The need ranges from those who hardly were affected to those whose lives were devastated. Some already have received aid, others have not. Officials have to identify those who need the aid most and get it to them first, Foster said.
“You don’t want to turn it into a ‘survival of the fittest,’ where you find a place that’s easy to drop off supplies so you just continue to drop them off there,” he said. “The rich in aid get richer. That’s going to take some time to fully understand.”
Medics also were out helping the injured today. One small boy came forward with his head severely bandaged. The Army medic worked to remove the crusted bandage to reveal the boy’s scarred head. The wounds were several, but healing.
“Tell the boy he is handsome, and will be just fine,” the medical told the interpreter.
Today’s distribution went much smoother, with the lines less pushed, and flowing more evenly. It appeared, officials said, that the Haitians realized the troops were here to stay, and that if they cooperated, more aid will come.
Much of the calm also can be attributed to the manner in which the soldiers take on their security duties. The security is far from heavy-handed. The leaders here have said they see no threat from the local people, and they try to project that in their presence. Today, the soldiers were told to sling their rifles across their back, rather than holding them in the ready front position as is customary for most of these battle-hardened soldiers.
Also, no orders are barked. Men are referred to as “Sir,” and the women as “Ma’am.”
Yesterday, when the crowd became rowdy and tried to push forward, the captain in charge told his troops simply to sit down in the grass and stop passing out the meals. This quieted the crowd, which quickly realized that if they did not calm down, they would not any rations.
“Our guys bring a lot of experience in different kinds of operations, so they know when they need to be more aggressive or have different kind of approach to bring some calm to the group,” said Army Maj. J.T. Eldridge, the squadron operations officer.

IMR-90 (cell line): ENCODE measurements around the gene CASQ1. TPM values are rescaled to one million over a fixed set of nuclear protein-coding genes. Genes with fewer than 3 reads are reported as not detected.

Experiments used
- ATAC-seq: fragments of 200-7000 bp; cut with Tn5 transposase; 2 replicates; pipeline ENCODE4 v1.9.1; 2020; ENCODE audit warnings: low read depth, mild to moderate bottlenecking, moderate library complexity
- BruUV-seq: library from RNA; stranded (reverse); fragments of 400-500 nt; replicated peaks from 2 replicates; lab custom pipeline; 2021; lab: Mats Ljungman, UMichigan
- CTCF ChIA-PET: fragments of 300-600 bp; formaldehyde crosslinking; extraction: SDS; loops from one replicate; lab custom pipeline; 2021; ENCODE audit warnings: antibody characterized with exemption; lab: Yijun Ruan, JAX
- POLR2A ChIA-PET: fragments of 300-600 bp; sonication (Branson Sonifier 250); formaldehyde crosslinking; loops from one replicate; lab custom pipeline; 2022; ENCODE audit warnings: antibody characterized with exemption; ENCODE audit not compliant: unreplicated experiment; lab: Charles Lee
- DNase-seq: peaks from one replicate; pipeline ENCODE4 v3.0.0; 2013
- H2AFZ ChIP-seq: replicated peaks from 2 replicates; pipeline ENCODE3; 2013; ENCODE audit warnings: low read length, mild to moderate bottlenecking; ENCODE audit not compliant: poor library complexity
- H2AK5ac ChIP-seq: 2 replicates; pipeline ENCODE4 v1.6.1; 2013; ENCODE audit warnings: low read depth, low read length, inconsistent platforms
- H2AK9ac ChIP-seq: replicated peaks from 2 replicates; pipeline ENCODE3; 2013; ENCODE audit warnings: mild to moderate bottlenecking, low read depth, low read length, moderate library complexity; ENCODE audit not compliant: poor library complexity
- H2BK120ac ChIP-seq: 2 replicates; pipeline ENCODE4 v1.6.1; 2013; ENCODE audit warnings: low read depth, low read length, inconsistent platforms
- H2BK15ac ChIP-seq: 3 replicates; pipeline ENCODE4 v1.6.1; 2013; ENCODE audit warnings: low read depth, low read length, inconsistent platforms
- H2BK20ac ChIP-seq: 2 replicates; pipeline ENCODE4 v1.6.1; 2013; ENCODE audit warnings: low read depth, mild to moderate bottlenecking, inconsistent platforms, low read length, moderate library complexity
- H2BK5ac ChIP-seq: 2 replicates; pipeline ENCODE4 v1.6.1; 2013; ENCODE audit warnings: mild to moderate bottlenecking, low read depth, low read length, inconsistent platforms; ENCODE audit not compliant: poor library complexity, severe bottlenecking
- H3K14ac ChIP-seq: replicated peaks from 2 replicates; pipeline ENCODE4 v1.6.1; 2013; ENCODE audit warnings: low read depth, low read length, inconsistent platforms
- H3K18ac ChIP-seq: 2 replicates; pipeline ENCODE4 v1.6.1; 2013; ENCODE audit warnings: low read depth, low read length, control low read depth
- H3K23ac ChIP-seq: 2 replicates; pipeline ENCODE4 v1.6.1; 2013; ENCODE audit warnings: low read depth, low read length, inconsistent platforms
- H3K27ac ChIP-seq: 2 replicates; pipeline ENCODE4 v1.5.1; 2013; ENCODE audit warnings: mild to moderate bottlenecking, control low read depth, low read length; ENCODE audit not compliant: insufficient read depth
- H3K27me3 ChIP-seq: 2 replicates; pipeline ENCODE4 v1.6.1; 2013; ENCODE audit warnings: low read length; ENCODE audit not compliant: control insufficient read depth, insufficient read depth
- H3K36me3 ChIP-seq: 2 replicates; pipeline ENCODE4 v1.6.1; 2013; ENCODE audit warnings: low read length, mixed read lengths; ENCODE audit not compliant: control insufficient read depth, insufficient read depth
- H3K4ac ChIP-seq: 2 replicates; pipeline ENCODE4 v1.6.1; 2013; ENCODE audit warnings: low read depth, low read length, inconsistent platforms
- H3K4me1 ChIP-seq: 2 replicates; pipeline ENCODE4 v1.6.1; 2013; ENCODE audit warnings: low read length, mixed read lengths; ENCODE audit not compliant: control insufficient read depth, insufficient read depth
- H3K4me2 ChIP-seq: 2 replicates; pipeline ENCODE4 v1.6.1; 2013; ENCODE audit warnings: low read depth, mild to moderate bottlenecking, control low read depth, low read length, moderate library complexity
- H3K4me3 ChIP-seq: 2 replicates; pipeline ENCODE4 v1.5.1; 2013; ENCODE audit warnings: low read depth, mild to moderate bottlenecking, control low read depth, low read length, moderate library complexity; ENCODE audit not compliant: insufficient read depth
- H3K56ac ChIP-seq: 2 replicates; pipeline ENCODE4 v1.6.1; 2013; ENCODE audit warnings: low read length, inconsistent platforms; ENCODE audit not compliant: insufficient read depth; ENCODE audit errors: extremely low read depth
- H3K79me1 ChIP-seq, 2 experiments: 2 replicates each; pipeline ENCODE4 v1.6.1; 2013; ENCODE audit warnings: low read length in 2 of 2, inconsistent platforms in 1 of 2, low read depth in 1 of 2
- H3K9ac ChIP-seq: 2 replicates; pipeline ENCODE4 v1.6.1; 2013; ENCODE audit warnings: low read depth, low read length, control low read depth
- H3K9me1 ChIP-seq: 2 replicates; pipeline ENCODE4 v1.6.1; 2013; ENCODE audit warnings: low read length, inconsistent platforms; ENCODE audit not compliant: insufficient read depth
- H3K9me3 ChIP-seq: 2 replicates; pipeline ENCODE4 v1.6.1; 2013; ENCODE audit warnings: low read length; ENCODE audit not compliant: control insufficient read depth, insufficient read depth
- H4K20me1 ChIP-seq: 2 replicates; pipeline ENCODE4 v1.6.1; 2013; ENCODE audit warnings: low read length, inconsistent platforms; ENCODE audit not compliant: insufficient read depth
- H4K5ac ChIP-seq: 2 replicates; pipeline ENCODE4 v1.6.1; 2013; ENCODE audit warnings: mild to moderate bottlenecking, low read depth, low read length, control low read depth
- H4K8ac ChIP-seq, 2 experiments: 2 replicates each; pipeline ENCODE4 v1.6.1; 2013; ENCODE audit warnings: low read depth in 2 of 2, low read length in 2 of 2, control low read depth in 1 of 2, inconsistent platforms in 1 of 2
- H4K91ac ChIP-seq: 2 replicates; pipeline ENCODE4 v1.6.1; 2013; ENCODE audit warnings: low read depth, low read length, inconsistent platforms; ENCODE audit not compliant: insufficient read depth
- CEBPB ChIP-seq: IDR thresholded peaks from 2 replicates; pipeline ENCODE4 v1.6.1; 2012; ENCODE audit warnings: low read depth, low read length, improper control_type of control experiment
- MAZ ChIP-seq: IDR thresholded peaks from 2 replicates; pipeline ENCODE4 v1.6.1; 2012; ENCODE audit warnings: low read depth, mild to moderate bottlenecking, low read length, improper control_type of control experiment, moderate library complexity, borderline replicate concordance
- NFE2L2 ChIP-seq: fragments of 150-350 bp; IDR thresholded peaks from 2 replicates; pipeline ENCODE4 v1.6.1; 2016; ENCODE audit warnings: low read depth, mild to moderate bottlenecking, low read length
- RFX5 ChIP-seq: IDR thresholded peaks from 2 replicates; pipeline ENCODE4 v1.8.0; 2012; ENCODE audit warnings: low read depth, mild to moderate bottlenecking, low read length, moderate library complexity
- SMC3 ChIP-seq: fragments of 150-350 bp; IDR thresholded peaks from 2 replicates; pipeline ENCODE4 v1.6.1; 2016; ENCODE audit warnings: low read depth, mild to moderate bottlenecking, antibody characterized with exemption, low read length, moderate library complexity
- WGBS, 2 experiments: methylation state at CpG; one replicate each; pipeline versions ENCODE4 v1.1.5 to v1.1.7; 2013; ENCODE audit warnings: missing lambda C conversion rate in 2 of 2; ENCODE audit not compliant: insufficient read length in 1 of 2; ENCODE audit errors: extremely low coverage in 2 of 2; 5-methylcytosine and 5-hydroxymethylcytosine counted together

“I think the most important thing is to present that sense of calm -- the sense that we’re here to help and we’re going to continue to help,” he said.
In the days after the quake, violence in some areas has impeded such U.S. military relief efforts, Army Lt. Gen. P.K. “Ken” Keen said. Keen, the top military commander in Haiti, toured the operating base today, surveying the layout.
“Security is a fundamental part of humanitarian assistance. You have to have a safe and secure environment in order to be successful,” Keen said.
The general was in Haiti when the earthquake hit. He was visiting the ambassador’s house, he said. “It seemed like it would never stop, and you could immediately tell this was going to be a major challenge,” he said.
The general and the ambassador made their way out of the home, and from their vantage point saw the first glimpse of the damage left in its wake.
“We could see across the city and hear the screams and we could tell from all the dust that this was a tremendous tragedy,” he said.
Keen said he called officials at U.S. Southern Command right then to ask for all the help they could deliver. The USS Carl Vinson turned around immediately, making its way toward Haiti.
Keen said he feels and understands the frustration of those who want more aid now.
“Ideally, when daylight came up, we would have been doing this,” Keen said referring to the soldiers handing out water. “But this had to come from all over the world.”
Still, with three other such distribution sites set up across the city, Keen said, what these soldiers are doing is a perfect example of more to come.
“I am satisfied that we are doing everything we can to get the supplies here as fast as we can and getting them to the people,” he said. “I’m satisfied that we’re doing everything that we can.”
|Join the GlobalSecurity.org mailing list|